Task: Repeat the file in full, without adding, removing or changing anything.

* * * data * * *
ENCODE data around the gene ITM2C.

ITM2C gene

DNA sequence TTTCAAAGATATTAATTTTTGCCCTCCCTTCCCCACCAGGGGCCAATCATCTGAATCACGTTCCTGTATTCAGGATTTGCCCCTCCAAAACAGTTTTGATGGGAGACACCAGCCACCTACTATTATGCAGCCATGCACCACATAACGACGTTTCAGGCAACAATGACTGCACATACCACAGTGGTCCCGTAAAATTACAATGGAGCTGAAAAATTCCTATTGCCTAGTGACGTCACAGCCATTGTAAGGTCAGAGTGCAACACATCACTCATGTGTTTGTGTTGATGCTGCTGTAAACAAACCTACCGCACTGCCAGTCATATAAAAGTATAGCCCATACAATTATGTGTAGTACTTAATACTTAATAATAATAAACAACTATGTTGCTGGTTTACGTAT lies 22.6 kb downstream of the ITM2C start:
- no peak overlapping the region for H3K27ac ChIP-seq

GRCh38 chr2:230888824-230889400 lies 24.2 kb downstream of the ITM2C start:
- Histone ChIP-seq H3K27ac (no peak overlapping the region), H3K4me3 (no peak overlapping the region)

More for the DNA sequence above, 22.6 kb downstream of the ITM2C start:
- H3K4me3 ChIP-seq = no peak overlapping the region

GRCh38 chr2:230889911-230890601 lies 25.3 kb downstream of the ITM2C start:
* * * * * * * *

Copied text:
ENCODE data around the gene ITM2C.

ITM2C gene

DNA sequence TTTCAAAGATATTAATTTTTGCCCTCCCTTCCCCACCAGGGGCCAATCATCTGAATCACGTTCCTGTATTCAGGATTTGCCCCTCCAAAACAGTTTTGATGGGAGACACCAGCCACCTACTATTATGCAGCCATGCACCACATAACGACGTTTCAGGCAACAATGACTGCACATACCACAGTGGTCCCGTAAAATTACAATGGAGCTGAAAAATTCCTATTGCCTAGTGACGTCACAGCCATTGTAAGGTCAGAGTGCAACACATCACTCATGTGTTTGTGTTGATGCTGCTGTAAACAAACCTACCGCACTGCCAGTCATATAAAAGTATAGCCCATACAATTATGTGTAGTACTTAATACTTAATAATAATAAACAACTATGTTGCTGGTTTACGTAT lies 22.6 kb downstream of the ITM2C start:
- no peak overlapping the region for H3K27ac ChIP-seq

GRCh38 chr2:230888824-230889400 lies 24.2 kb downstream of the ITM2C start:
- Histone ChIP-seq H3K27ac (no peak overlapping the region), H3K4me3 (no peak overlapping the region)

More for the DNA sequence above, 22.6 kb downstream of the ITM2C start:
- H3K4me3 ChIP-seq = no peak overlapping the region

GRCh38 chr2:230889911-230890601 lies 25.3 kb downstream of the ITM2C start: